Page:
Shales comprise almost 70% of subsurface sedimentary rocks. They are often the source and seal of a petroleum system. Hence a proper understanding and prediction of the mechanical and elastic properties of shale and its main component, clay is key to the success of petroleum exploration and production.
Shale is a ﬁssile sedimentary rock and is composed of clay sized particles. They are complex porous materials consisting of percolating and interpenetrating ﬂuid and solid phases (Hornby, 1995). The solid phase is generally composed of a variety of materials, mainly clay minerals and silt. The shape, orientation, distribution and volume fraction of these minerals control the eﬀective elastic properties of the shales.
Qualitative view of the microstructure of shales at various scales (Sarout & Gueguen, 2008)
Anisotropy in Shales
A transversely isotropic material is a special class of orthotropic material. A transversely isotropic material is one with physical properties that are symmetric about an axis that is normal to a plane of isotropy. This transverse plane has inﬁnite planes of symmetry and thus, within this plane, the material properties are same in all directions. With this type of material symmetry the number of independent constants in the elasticity tensor is reduced to ﬁve. Most shales are microscopically laminated structures composed of clay rich, silt rich and organic matter rich layers. When elastic wavelength is much larger than the thickness of the single layer the ﬁnely layered structure acts as a homogeneous and transversely isotropic medium (Carcione, 2000). There are many possible causes of velocity anisotropy in shales. The widely acceptedexplanation is the preferential orientation of the platy phyllitic clay minerals which form the building blocks of shales (Hornby, 1995; Kaarsberg, 1959; Sayers, 1994). Another possible cause could be the presence of organic matter (kerogen) which may form thin layers leading to the transverse isotropy nature in shales as described by Backus (1962). Yet another explanation that is quite popular is the presence of microcracks oriented parallel to bedding and high aspect ratio pores which might often be caused due to stress eﬀects on the rock.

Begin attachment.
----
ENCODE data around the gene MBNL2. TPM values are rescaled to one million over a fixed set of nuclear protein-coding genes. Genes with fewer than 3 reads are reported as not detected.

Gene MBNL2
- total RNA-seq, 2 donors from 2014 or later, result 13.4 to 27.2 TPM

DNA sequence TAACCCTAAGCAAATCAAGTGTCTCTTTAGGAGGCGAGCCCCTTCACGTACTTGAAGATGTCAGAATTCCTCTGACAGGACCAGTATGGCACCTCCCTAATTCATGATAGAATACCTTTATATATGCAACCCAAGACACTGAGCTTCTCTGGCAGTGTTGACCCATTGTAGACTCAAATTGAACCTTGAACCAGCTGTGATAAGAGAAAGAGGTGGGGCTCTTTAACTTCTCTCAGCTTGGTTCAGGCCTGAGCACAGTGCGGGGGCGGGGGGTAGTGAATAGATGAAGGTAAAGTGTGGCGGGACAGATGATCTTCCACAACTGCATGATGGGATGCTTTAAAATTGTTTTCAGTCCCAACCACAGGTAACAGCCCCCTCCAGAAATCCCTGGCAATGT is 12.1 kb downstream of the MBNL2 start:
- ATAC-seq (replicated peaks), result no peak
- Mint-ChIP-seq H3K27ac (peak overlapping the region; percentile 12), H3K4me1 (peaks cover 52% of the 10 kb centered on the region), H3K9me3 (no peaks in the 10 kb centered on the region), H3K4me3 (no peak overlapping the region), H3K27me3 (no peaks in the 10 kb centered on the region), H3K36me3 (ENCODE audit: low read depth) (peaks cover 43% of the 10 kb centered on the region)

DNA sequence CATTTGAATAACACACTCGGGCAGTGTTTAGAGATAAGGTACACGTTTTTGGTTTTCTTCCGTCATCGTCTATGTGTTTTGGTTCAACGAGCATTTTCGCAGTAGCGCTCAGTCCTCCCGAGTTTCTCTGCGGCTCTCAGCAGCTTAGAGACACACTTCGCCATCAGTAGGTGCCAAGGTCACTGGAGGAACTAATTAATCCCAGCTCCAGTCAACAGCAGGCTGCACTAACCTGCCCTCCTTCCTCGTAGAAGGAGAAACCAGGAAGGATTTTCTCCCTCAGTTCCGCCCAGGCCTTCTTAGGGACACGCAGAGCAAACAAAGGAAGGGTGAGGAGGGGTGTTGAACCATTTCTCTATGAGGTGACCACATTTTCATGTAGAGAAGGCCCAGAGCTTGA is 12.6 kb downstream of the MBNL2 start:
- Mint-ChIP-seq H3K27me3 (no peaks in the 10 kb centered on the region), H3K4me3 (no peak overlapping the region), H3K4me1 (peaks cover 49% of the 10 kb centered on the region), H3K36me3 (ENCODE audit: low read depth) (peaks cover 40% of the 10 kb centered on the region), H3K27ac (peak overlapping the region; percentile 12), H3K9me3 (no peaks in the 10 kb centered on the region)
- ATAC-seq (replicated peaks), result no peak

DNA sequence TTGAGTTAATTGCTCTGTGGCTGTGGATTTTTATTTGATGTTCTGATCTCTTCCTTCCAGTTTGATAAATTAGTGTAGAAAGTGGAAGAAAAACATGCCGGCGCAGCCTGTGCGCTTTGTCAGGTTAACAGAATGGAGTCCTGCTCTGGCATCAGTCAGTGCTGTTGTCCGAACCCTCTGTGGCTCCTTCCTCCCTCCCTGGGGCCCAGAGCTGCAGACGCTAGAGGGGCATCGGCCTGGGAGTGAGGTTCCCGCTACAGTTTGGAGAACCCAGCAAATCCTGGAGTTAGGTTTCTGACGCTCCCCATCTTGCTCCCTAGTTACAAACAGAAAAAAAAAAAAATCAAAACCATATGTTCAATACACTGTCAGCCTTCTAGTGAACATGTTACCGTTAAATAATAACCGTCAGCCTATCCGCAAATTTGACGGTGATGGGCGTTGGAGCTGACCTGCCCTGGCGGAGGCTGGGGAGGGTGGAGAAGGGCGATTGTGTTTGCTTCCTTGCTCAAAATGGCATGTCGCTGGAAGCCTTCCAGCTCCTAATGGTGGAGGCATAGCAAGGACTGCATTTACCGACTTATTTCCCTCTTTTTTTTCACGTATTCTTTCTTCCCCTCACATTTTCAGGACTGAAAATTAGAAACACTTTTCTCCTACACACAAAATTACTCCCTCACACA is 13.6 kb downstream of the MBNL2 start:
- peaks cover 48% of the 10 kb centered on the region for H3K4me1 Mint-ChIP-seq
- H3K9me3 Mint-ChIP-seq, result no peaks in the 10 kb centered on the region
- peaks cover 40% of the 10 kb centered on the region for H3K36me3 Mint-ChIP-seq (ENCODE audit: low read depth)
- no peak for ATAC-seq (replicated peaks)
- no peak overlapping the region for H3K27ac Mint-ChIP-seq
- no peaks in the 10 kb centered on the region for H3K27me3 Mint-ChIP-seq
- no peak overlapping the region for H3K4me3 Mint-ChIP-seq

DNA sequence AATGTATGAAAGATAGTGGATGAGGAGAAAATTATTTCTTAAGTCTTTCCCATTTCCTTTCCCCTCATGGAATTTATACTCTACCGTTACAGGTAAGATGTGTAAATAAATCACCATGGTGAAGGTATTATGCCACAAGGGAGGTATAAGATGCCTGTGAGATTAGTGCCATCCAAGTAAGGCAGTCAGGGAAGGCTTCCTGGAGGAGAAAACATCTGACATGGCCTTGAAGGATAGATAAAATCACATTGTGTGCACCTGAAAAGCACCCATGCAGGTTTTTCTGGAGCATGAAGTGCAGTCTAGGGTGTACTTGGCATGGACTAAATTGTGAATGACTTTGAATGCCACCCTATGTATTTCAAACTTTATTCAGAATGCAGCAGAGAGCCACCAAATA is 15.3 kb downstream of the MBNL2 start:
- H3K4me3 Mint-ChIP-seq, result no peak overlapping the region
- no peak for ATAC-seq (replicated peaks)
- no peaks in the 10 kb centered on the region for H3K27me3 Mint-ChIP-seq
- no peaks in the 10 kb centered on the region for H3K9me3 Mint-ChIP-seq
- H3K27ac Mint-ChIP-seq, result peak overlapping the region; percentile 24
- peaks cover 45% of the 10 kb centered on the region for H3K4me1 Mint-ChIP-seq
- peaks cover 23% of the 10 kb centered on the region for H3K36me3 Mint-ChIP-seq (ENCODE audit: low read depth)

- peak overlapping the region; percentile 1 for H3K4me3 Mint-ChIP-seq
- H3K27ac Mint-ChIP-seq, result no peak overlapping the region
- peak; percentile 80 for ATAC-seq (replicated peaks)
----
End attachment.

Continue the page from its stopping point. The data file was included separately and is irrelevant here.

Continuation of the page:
Frequency dependent behavior of West African Shale. Only the p -wave velocities show dispersion. No eﬀect is seen on the shear wave velocities.(Duranti et al., 2005).
Pore pressure within formations determines the mud weight required to build a balancing ﬂuid pressure downhole. An improper understanding of the subsurface geology and the formation pressures may result in fracturing the formation if the mud weight is too high. Incontrast, if mud weight is too low, then formation ﬂuids can ﬂow into the well, potentially leading to well blowouts if not controlled. Complex geological settings make pore-pressure prediction diﬃcult and often inaccurate due to uncertainty in pressure-generating mechanisms. Estimation of proper pore pressures is necessary for designing stable holes and an optimized casing program. In exploration, knowledge of pore pressures can assist in assessing seal eﬀectiveness and in high-grading reservoir sweet spots. It also provides usefulcalibration information for basin modeling. Hence, it becomes very important to accurately predict pore pressures. Predicting in-situ reservoir and formation pore pressures from seismic velocity, sonic velocity, and resistivity is a general practice within the industry. The relationship between velocity and pore pressure is controlled by eﬀective stress Peff .
where OB is the overburden or the vertical stress, usually obtained by integrating the density log, Pp is the pore pressure, Peff is the eﬀective stress, and n is deﬁned as the eﬀective stress coeﬃcient. Hence, in order to determine subsurface pore pressure from properties like velocity, determination of n is a must. The typical method of determining n for rocks is through laboratory measurements. Little experimental work has been done on shales, where most instances of overpressure occur. Most models used in velocity-to-pressure transforms are calibrated for sandstone but not for shale. Overpressure is one of the primary concerns of explorationists, and drilling through overpressured shale is still considered a hazard, both in terms of personnel safety and well economics.